Students in the Comparative Literature PhD program at UB can expect to enter into a rigorous and robust graduate community composed of students from a variety of personal and academic backgrounds. Despite the relatively small-size of the program, students currently enrolled at UB engage in a variety historically-grounded and cutting-edge research programs.
Students begin the program with two years of course-work which earn them credits towards an MA in Comparative Literature and prepares them for the more independent and demanding demands of the reading lists and oral examinations before they embark on dissertation writing.
The PhD program prepares students for a wide-range of non-academic careers as well as placement as instructors and professors at post-secondary institutions. The placement record of the program attests to both the reputation of the program as well as the research and teaching skills that students develop at UB. Outside of their coursework and research obligations students may also participate in the departmental GSA, as well as the broader graduate community at UB, including the Just Theory Lecture Series, Theory@Buffalo (an academic journal housed withn the Department of Comparative Literature) as well as the Poetics Program, The Center for the Study of Psychoanalysis and Culture (CSPC), and (PEN)Umbra the journal associated with the CSPC.
PhD in Comparative Literature (72 Credits)
30 Credits (10 courses) Intensive (A) Seminars (5 of which must be taught by COL Core Faculty)
Orals Examination (upon completion, students can apply for the MA)
Dissertation (approximately 150-300 pages)
The above information is provided as a guide. Requirements may vary. Please see the Department Director of Graduate Studies, or your advisor for information tailored to your situation.
The Comparative Literature department seeks intelligent, highly motivated, and imaginative students with a strong interest in interdisciplinary and theoretical approaches to literature. Application requirements include:
PhD candidates must be:
Since the department affords a variety of general fields of study, the selection of courses will be determined by the student’s specific area of research. A minimum of ten courses will be required for the PhD Supervised reading courses with individual faculty are not considered in fulfillment of this requirement. At least 5 must be taught by COL Faculty. Cross-listed courses do not count toward those five. The proportion of literary to theoretical and interdisciplinary courses will be determined in consultation with faculty advisers, subject to the approval of the director of graduate studies.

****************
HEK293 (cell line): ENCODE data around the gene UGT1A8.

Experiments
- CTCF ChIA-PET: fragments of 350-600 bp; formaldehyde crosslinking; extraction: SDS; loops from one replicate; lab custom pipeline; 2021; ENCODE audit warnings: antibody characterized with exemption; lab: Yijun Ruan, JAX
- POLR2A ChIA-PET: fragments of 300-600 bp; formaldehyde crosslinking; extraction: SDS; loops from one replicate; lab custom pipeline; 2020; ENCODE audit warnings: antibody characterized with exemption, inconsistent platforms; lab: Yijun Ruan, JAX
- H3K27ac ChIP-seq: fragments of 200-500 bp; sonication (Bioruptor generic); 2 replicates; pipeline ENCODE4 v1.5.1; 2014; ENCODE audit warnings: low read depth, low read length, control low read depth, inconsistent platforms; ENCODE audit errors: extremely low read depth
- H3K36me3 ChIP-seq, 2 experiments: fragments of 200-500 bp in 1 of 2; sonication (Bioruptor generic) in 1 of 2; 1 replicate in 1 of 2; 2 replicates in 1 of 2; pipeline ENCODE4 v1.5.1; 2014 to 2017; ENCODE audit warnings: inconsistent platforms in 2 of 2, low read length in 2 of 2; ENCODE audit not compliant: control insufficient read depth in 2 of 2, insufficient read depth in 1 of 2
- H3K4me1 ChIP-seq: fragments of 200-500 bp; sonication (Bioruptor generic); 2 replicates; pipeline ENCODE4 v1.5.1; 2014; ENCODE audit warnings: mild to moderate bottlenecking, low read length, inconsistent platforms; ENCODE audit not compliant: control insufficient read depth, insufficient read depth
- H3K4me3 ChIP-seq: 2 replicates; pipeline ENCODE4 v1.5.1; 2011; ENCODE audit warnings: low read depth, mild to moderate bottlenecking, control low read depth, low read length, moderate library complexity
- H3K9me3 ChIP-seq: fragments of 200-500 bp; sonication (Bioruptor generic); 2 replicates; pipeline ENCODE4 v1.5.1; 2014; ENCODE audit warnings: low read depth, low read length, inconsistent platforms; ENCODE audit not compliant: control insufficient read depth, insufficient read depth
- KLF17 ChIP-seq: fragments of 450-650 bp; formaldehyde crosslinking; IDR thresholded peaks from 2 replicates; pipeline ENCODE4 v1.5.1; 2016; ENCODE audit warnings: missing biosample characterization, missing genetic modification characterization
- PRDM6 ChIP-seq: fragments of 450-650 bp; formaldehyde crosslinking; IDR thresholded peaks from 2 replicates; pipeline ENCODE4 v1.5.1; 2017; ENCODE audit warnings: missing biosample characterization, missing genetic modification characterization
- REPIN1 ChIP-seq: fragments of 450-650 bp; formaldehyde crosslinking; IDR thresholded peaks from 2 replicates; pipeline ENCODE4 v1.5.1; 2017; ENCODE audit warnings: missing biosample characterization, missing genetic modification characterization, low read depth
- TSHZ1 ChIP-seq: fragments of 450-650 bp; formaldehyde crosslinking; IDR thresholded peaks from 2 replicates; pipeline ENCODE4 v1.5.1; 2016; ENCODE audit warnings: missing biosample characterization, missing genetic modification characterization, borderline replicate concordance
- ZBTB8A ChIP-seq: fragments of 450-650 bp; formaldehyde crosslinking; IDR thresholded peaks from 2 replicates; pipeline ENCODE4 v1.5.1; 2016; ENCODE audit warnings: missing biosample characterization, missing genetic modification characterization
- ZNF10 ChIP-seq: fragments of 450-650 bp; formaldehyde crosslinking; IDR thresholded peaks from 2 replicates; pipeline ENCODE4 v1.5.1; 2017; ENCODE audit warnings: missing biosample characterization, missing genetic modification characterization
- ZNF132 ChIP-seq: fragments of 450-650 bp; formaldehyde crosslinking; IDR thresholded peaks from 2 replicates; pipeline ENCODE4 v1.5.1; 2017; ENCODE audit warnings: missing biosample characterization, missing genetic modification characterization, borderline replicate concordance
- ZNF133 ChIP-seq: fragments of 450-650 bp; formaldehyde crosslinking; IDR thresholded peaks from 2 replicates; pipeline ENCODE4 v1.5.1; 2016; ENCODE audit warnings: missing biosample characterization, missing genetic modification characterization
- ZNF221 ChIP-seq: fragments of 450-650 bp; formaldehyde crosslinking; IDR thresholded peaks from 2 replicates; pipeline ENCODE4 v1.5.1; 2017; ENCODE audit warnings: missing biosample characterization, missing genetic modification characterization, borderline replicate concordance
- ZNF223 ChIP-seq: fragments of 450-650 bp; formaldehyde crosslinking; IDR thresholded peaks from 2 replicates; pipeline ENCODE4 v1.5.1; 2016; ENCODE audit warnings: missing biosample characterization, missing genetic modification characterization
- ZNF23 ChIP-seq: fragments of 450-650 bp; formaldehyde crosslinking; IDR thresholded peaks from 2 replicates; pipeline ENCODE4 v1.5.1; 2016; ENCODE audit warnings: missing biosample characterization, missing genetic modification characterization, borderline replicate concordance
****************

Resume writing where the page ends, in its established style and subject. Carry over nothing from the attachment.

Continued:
PhD candidates must complete their oral exam at the latest by December 31 of the fifth semester, and defend their dissertation proposal at the latest by March 31 of the sixth semester. The oral exam is divided into three fields of competence: 1. Period; 2. Genre/Author; 3. Theoretical approach. In consultation with advisers, students compile three reading lists of no fewer than 20 titles each in their relevant fields of expertise. The completion of orals and the defense of the prospectus are requirements for enrollment in the Dissertation Workshop during the seventh semester, where the primary task is chapter writing. To adhere to these deadlines, students must complete the ten required intensive seminars by the fourth semester of their study, and begin working on their lists. From these ten intensive seminars, five must be in COL, which means that they must be taught by one of the following core COL faculty: Professors Gasché, Havis, Irlam, Johnson, Nikolopoulou, E. Ziarek, and K. Ziarek. Below is the course distribution per semester required to fulfill this timeline:
By the end of the third year of graduate study, students must have established a Dissertation Committee. The Dissertation Committee may be the same as or different from the Qualifying Examination Committee.
A prospectus for the dissertation must be written by the end of the third year of graduate study. It should describe the subject and methodology of the dissertation in detail. The dissertation is an original work of scholarship or criticism; its forms and conventions are stipulated in a style sheet provided by the Graduate School.
The dissertation must be read and approved by the three members of the student’s committee and by an outside reader (either a member of the UB graduate faculty outside comparative literature, or a qualified faculty member at another University).
Further details can be found in the Graduate Students’ Handbook
Total: 18 credit hours
Total: 24 credit hours
The deadline for PhD applications is January 1